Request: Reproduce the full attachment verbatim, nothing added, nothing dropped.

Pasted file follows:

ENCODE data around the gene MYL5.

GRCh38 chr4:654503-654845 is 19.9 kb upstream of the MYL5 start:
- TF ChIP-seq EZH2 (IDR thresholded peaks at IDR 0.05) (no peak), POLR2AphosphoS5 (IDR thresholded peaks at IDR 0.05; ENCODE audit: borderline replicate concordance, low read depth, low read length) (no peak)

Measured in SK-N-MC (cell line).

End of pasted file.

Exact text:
ENCODE data around the gene MYL5.

GRCh38 chr4:654503-654845 is 19.9 kb upstream of the MYL5 start:
- TF ChIP-seq EZH2 (IDR thresholded peaks at IDR 0.05) (no peak), POLR2AphosphoS5 (IDR thresholded peaks at IDR 0.05; ENCODE audit: borderline replicate concordance, low read depth, low read length) (no peak)

Measured in SK-N-MC (cell line).